Whereas George Lazenby from the otherwise tasty ON HER MAJESTY’S SECRET SERVICE/’69 is pegged as the James Bond who never was, this film’s Timothy Dalton, suiting up twice for the role, is the forgotten Bond. A shame too, since he’s got just about everything you’d want in the part: power, grace, saturnine looks & high-to-low social mobility. Perhaps a bit shy in the humor department compared to Sean Connery’s unique balancing act, Dalton still manages the lame witticisms without embarrassment. Perhaps it was just the Zeitgeist of the times, the skinny lapels, or the need for a major course correction after Roger Moore’s increasingly mirthless frivolity. (Bond as deflating soufflé.) Yet Dalton didn’t quite catch on. Directed by stunt specialist John Glen, the big set pieces are all bang-up jobs. With big technical improvements and an exceptional compound action-finale featuring interlocked movement between planes, horse-riding Afghan Rebels (a nice turn from Art Malik), Russian defenders & armaments, a rooftop chase in the Casbah and a scramble on an airborne cargo plane. Each step readable, even plausible in an over-the-top way, nicely supporting a human-scaled plot about smuggled guns, diamonds & raw opium. If only Glen were half as good working in tight quarters, or knew how to help his supporting cast. Maryam d’Ado gets nowhere playing the dull femme fatale/love interest. And you’d need to go back to Jimmy Dean in DIAMONDS ARE FOREVER/’71 to find a bad guy as underwhelming as the split villainy of this film’s Jeroen Krabbé & Joe Don Baker. Forgotten or not, Dalton easily ranks between Connery & Daniel Craig in the Bond hierarchy.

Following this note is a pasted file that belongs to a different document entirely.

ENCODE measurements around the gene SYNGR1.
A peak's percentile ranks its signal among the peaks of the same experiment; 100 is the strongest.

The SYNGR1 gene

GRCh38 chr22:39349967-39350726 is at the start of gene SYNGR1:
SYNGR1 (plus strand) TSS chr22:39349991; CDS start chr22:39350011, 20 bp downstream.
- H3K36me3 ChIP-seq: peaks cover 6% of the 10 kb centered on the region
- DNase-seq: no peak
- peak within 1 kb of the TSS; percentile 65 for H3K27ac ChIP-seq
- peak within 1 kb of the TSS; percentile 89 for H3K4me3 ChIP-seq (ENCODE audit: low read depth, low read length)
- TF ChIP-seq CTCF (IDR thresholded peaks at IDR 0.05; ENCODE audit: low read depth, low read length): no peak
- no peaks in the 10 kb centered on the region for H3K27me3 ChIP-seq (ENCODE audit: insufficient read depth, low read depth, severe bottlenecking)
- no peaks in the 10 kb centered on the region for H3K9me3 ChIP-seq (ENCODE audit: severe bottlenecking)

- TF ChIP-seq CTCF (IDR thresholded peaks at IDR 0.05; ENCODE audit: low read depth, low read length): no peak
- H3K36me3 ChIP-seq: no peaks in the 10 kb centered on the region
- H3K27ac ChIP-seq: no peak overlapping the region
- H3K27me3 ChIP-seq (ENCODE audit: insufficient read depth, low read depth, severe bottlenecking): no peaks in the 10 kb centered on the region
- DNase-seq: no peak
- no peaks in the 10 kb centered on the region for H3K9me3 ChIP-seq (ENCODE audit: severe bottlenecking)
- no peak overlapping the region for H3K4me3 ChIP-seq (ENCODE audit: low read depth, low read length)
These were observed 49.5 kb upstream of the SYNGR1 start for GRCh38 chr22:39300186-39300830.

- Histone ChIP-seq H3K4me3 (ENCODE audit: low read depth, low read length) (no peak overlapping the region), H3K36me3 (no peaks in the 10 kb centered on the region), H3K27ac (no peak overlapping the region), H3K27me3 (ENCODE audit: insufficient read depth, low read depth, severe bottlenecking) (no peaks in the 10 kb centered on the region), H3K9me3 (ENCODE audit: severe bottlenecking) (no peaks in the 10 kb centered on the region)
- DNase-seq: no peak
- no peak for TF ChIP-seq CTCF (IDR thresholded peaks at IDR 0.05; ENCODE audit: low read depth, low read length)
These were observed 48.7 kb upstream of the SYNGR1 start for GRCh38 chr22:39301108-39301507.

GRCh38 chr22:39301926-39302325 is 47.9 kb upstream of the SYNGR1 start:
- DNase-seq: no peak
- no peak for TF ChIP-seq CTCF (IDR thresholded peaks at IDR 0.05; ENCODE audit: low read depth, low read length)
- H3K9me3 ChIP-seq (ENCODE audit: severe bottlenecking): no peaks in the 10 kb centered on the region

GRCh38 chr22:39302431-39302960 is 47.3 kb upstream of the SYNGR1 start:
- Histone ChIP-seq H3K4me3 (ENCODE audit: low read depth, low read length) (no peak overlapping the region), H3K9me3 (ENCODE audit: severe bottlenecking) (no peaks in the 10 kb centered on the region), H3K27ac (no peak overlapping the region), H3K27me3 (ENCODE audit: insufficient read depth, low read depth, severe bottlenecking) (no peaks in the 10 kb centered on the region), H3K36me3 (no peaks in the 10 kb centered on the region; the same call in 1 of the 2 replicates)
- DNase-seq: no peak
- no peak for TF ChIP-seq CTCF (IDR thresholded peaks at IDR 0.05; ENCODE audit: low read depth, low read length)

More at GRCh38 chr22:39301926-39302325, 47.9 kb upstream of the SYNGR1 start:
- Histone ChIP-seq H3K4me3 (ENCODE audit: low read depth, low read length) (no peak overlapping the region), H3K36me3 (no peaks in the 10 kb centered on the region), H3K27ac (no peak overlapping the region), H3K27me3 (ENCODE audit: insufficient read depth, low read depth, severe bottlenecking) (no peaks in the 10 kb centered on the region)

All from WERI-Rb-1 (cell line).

DOUBLE-BILL: Dalton’s follow-up (LICENSE TO KILL/’89) was darker, grimmer, and not much liked. After a six-year hiatus, only the producers, Desmond Llewelyn’s ‘Q’ and Monty Norman’s James Bond theme music returned for GOLDENEYE/’95.